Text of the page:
Statistics can be augmented to present a fictional truth, however blunt, raw facts never lie. Think: an ailing man is considering undergoing a major surgical procedure, and an unscrupulous hospital cites success rates of 75 percent. An independent study by a non-profit medical foundation demonstrates that in a recent batch of 100 patients who were wheeled into operating theatres worldwide, 60 came out with white sheets draped over them. If his tingling mathematical sense kicked in to warn him of this existing discrepancy, he would think twice (probably thrice) before putting his signature on the consent form. That moment of pause could have well given him greater clarity in planning his next course of action. Moral of the story: be discerning by doing your own math homework, as this saves you the potential agony of being deceived by conniving, slippery salesmen. And it might save your life too.

4. Impressing that girl

Neil Strauss completely forgot about penning this down in his book “The Game”, so here is the tip: you can in fact impress the hot girl of your dreams with your superior mental calculation skills. Say she is totalling up the impending bill for her cart of groceries in one corner of the supermarket using her fingers, and you swoop in to give her the correct grand figure. Chances are she can’t take her eyes off you, at least for a while. Tried and tested by yours sincerely, and works like a charm.

5. Keeping Dementia at bay

While a cure currently still eludes scientists and doctors, studies have shown that maintaining cognitive fitness goes some way in delaying the progression of symptoms, thereby enhancing the overall quality of life. Hence, start entertaining yourself with KENKEN puzzles, and reduce the odds of being ravaged by old-age Alzheimer’s.

Frederick Koh is a teacher residing in Singapore who specialises in teaching the A level maths curriculum. He has accumulated more than a decade of tutoring experience and loves to share his passion for mathematics on his personal site

Monday, July 9, 2012

Do we really need to learn calculus in school?

I received a request from Frederick Koh, a JC maths tutor asking me to contribute a guest post on his blog, White Group Mathematics. My first reaction was maths? What do I know about maths?

He then clarified that I didn't actually have to write something on maths, just anything on education but the obsessive personality that I am thought a maths-related post would be more appropriate.

Objectively, I think I have enough of a logical brain to tackle basic maths. I coached both my kids in primary school maths and there's something about the puzzle-solving aspects of primary school maths that appeal to me. My personal experience with maths was generally positive too - I sailed through maths in primary school and E Maths at 'O' levels.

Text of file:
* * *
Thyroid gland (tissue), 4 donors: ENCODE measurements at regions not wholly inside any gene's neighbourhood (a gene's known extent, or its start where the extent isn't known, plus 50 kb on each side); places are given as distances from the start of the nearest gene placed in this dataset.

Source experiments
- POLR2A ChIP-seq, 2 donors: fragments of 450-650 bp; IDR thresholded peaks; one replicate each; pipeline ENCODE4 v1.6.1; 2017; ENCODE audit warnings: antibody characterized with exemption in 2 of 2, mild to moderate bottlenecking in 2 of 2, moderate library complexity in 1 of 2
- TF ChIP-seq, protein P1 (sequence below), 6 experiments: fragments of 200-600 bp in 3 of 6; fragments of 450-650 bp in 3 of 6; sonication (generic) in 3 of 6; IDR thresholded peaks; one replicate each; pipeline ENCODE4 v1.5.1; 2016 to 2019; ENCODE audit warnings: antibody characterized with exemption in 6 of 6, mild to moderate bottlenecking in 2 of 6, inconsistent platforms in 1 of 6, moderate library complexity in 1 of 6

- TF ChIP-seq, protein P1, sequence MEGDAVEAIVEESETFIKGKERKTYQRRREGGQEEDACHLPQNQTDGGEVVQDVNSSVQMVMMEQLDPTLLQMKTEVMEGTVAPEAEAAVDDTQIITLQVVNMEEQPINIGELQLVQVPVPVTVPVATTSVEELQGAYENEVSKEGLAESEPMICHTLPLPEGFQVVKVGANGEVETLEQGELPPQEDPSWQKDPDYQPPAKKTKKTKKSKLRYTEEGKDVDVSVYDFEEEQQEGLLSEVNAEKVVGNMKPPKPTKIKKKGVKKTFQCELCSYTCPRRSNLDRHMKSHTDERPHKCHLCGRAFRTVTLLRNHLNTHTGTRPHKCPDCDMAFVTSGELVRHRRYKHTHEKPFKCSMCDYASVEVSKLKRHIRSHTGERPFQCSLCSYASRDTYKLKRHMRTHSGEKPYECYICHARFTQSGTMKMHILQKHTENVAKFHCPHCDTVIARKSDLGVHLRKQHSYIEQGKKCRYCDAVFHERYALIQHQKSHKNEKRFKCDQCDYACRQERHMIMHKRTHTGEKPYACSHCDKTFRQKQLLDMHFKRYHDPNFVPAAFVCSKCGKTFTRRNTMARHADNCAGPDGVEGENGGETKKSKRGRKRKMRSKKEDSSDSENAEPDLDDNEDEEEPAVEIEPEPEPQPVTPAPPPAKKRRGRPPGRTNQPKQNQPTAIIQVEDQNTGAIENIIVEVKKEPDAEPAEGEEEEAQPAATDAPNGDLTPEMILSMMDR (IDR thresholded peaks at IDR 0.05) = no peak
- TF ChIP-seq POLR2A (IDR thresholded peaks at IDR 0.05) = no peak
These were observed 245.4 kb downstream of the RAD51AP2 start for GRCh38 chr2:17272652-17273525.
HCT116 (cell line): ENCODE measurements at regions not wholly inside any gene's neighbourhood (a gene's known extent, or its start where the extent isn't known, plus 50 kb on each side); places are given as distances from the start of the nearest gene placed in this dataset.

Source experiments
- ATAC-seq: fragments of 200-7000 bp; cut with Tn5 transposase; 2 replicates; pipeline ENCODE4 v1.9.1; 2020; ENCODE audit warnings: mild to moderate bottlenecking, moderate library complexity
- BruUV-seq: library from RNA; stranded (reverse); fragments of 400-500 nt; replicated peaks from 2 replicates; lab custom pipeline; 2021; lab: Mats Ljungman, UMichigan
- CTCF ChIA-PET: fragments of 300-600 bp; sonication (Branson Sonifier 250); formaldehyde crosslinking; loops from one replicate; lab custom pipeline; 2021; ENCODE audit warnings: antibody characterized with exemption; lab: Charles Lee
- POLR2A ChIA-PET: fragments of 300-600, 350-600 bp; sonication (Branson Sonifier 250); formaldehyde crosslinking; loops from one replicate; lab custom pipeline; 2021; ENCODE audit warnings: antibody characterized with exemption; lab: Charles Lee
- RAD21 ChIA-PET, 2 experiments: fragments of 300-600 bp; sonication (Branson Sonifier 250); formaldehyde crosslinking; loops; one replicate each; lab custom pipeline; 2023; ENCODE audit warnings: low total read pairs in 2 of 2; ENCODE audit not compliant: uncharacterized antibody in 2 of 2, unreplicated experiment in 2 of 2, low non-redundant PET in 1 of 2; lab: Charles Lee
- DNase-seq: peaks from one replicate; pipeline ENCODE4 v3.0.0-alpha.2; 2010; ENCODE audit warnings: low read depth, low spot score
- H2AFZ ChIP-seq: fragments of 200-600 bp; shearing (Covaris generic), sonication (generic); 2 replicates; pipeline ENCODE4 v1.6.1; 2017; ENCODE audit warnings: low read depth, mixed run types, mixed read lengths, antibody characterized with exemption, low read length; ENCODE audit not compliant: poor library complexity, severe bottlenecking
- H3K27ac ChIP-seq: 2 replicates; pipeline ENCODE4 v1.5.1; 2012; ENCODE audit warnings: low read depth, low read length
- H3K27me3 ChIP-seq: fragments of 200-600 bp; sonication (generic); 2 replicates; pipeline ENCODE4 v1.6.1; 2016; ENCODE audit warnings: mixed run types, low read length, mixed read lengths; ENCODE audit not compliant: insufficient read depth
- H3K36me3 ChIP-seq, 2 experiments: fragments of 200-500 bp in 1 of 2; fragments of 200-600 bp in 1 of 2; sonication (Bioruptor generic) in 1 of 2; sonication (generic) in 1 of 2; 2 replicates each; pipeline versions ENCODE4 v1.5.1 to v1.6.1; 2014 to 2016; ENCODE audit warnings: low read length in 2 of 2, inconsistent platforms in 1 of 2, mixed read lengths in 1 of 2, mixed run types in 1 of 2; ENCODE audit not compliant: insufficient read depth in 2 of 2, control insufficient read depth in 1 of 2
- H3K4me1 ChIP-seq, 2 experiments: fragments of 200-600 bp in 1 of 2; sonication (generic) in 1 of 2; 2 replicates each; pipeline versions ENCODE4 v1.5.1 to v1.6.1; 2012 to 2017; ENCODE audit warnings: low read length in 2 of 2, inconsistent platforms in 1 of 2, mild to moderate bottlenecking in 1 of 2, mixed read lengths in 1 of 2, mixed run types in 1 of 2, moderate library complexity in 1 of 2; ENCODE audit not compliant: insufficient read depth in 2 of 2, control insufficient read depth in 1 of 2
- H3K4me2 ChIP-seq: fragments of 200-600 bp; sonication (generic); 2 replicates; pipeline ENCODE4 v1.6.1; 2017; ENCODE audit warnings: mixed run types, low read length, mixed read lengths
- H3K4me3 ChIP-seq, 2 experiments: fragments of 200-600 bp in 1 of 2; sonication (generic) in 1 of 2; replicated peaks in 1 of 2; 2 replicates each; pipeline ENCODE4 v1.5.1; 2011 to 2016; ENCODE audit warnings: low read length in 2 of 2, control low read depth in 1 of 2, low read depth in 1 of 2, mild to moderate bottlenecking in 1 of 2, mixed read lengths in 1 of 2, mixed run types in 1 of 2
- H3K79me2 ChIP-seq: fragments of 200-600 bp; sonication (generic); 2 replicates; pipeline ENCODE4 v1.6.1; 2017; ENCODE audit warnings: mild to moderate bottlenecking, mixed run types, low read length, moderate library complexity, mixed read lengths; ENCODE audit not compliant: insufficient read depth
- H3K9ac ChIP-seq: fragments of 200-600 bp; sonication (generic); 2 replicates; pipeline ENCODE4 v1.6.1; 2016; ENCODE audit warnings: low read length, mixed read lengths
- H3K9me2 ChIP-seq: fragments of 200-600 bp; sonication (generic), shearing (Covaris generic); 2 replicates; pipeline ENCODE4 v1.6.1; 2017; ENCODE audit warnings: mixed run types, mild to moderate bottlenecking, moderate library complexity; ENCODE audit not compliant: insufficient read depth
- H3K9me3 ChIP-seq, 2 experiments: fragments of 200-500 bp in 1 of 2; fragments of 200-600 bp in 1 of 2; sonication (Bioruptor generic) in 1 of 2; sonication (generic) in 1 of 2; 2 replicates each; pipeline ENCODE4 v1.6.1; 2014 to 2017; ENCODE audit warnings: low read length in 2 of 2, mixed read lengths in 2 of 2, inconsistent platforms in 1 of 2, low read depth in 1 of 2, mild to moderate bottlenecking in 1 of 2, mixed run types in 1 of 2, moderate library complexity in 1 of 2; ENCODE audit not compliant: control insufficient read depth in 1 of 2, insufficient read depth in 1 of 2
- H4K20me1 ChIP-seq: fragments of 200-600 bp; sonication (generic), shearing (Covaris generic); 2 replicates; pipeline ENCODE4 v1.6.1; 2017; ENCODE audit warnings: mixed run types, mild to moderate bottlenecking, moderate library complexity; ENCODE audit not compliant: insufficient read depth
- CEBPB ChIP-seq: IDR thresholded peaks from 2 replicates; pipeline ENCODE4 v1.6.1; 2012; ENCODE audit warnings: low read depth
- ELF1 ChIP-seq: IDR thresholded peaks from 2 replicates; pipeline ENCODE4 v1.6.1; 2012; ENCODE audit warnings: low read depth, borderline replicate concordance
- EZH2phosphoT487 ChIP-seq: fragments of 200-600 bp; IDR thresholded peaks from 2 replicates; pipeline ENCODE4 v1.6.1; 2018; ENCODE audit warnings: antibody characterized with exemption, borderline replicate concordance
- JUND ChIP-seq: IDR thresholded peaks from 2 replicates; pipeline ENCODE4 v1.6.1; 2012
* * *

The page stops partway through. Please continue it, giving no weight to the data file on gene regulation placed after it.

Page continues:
However, this led me to erroneously believe that I could manage Maths C at 'A' levels even though I hadn't studied Add Maths at 'O' levels. Boy, was I wrong. I sat in oblivion throughout the 2 years, despite my classmates' best efforts to help. The tutor practically gave up on me and skipped past me whenever he asked my classmates a question. In the end, by a miracle, I achieved a C grade, to which the tutor reacted epically - "You?? You got a C???"

There's just something about the strings of random numbers that baffle my mostly right brain. Sometimes, they're attached to letters, other times, with funny incomprehensible squiggles and notations. Worst still, sometimes the numbers don't even line up in the same row (miniature ones written above or below other numbers like they're an afterthought). It's like Morse code in an alien language.

I have a PRC friend and back in China, he was in the gifted programme for maths. He shared how in China, there are only gifted programmes for maths and science - such is the emphasis on what is commonly perceived as the pragmatic and "superior" subjects.

"What about China's great legacy of literature and the arts?" I asked. He explained that the government felt China's heritage in the arts caused the country's economic decline so they are now over-compensating. In fact, he told me that all the current China leaders have backgrounds in maths or science.

He feels that this complete neglect of the humanities is a great disservice to Chinese kids. He cites his own example where he wishes that he had learned more soft skills like communications, people management and so on so he can better function at work. He says up to today, he has yet to apply any of the calculus he'd studied (even though he once worked as an engineer).

As someone who's always been in the humanities underdog camp, it isn't hard for me to sympathise with him. But I got to thinking, there are actually two different controversies at work here.